Mastering Underwater Photography

Snorkeling is a rare and exhilarating experience that allows you to explore the mesmerizing world beneath the waves. The beauty of this underwater realm is something you’ll want to cherish forever, and what better way to do that than by learning the art of taking breathtaking photos while snorkeling? 

You’ll be pleased to discover that you don’t need to invest in an expensive camera setup to achieve impressive underwater shots. The quality of your photographs depends largely on your skills as a photographer, and with the guidance provided in this comprehensive article, you can quickly elevate your underwater photography game to new heights.

The Quest for Perfect Underwater Shots

Mastering Underwater Photography

Whenever I showcase my underwater photographs to friends, family, or acquaintances, the most common question I receive is about the camera gear and editing software I use to capture those perfect underwater moments. While I don’t claim to be a Pulitzer Prize-winning photographer, I take pride in the quality of my underwater photos, which often leads others to seek advice on how they can achieve similar results. 

These photos hold a special place in my heart, adorning my walls as 11 x 16 prints, serving as constant reminders of my cherished snorkeling adventures in Sardinia, Italy.

As we delve into the world of underwater photography, we’ll uncover essential tips and techniques that will enable you to produce exceptional underwater images without breaking the bank or spending hours on post-processing.

1. Get Closer, Don’t Zoom In

The first golden rule of underwater photography is to get as close to your subject as possible instead of relying on zoom. The reduced distance between your camera lens and the subject minimizes the impact of water’s natural filter, resulting in sharper, less distorted images. Water tends to dull sharpness, color, and contrast, with shots taken from a distance exhibiting blurriness and a bluish hue.

However, a word of caution: While getting closer to marine life is essential for stunning shots, it’s crucial to respect their space. Sudden movements or encroachments may stress or provoke the creatures, leading to adverse reactions. Maintain a distance of around one meter for most marine life, but exercise discretion, especially with protected species like turtles, where getting too close can be illegal.

2. Turn Off the Flash

Unlike scuba divers who require external light sources in low-light conditions, snorkelers are blessed with abundant natural sunlight in shallow waters. Using a flash or strobe can lead to unwanted backscatter as light bounces off suspended particles in the water. 

The optimal time for snorkeling photography is around noon when the sun’s direct overhead position provides even lighting. Experiment with different times to create captivating compositions using the natural light’s reflections on corals, fish, and underwater landscapes.

3. Dive for the Perfect Angle

While surface-level snorkeling can yield decent photos, the most captivating images are captured at the same depth as your subjects. Shooting from above tends to make marine life blend into the background, lacking the desired contrast and dimension. For a more dynamic perspective, dive down to their level, but remember this requires good lung capacity and swimming skills. Be patient, as marine life is rarely still, and anticipate their movements for the perfect shot.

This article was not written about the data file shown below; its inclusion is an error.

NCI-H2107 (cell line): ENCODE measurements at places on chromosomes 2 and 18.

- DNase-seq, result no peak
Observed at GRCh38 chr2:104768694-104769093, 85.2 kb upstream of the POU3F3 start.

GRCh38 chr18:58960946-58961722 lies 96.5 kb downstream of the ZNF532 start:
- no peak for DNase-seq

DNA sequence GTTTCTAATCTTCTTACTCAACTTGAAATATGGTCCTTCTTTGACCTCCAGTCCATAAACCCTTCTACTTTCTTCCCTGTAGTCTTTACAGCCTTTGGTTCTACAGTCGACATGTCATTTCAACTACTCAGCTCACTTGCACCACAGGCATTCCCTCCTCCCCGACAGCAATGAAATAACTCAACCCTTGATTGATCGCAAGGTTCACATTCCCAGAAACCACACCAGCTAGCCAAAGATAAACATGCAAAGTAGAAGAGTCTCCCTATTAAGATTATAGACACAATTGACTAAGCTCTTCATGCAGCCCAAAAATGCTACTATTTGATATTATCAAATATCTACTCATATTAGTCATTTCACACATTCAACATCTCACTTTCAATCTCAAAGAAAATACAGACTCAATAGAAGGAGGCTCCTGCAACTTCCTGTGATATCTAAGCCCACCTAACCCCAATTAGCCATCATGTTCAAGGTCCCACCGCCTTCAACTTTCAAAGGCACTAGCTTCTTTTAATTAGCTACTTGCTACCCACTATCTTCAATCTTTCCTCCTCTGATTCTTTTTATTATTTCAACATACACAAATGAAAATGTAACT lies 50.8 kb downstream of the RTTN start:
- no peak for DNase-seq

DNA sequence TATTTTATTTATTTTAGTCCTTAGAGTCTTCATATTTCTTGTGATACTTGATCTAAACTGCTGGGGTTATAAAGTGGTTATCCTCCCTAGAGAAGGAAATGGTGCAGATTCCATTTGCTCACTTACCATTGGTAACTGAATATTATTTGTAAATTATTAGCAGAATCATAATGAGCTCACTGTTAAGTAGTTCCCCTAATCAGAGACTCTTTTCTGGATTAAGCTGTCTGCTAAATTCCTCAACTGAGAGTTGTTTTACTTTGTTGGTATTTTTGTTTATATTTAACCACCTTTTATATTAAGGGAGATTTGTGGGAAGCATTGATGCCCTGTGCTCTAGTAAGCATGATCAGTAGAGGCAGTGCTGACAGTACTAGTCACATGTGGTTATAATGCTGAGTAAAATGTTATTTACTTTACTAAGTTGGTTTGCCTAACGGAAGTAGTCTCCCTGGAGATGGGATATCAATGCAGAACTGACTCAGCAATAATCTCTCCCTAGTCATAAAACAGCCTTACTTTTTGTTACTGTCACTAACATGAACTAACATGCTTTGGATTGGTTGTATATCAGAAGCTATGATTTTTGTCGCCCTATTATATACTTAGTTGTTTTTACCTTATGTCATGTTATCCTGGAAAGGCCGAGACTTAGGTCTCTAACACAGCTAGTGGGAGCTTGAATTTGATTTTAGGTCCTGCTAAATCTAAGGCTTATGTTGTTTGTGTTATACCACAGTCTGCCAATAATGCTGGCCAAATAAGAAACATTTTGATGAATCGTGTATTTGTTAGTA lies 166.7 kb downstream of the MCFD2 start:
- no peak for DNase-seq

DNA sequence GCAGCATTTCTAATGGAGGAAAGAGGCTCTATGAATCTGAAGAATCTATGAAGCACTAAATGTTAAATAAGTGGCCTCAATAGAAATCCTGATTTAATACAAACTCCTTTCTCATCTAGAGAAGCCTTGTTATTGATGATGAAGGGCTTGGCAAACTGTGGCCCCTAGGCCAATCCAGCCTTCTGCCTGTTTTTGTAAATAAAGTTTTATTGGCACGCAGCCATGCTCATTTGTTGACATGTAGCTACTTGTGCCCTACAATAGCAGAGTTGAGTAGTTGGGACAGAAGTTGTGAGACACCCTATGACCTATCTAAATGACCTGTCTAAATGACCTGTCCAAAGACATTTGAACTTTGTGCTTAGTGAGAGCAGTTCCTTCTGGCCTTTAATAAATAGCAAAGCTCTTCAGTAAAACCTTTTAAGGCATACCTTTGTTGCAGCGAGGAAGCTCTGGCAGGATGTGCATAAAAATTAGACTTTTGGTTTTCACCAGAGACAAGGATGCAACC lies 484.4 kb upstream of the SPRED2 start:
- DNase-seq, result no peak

When photographing fish, try to capture them facing the camera. Some species may shy away when approached, while others, like the less timid anemone fish, offer more cooperative subjects. Continuously seek new angles and compositions, and with persistence, you’ll achieve the shot you desire. For wide-angle shots of reefs, position yourself at or slightly below eye level for the most captivating compositions.

4. Consider the Background

To make your subject pop in underwater photography, focus on creating contrast between the subject and its background. Frame shots that lead the viewer’s eye from the foreground to the background, using elements like coral or other objects to enhance the composition. Show size by capturing subjects alongside larger marine life or divers to emphasize scale and add visual interest to your photos.

5. Half and Half: The Magic of Split Shots

Capture the magic of both worlds by taking “half and half” photos, where half the frame is submerged, and the other half is above the water’s surface. This technique adds a captivating dimension to your shots, much like capturing a stunning sunset. 

To master this technique:

  • Find very shallow water, around two to three feet deep.
  • Use a large dome port for balanced composition.
  • Wear a life jacket for stability and easy camera handling.
  • Keep the port clear of water droplets using saliva or anti-fog solutions.

6. Take Lots of Photos

Underwater photography can be challenging due to water’s inherent ability to distort and blur images. Combat these challenges by taking numerous photos of the same subject. Shoot each shot three or four times to ensure you capture the perfect moment. 

Make sure your camera has ample storage capacity to accommodate multiple shots. While many photos may be subpar due to focus, blur, or debris, a handful will shine as fantastic underwater captures.

7. Be as Stable as Possible

Stability is the cornerstone of successful snorkeling photography. On the surface, watch out for water ripples that can disrupt your shot, and capture images before any disturbances occur. When diving down, stability becomes even more critical. 

Snorkelers lack the ability to control buoyancy as efficiently as scuba divers, making it essential to approach subjects with care and minimize disturbances.

8. Stability when Filming

If you’re venturing into underwater videography, stability remains paramount. Avoid shaky footage by maintaining a single angle of view, especially when filming on the surface. Using a pole or head strap can help you achieve stable shots and unique angles for your underwater videos.

9. Practice on Static Subjects

For beginners, practice on stationary subjects such as clams, coral, and invertebrates fixed on rocks or sea anemones. This allows you to work on stability and hone your photography skills without the challenges of capturing fast-moving marine life. Curious fish may swim around you, providing opportunities for straightforward shots. In some locations, encounters with turtles are even possible.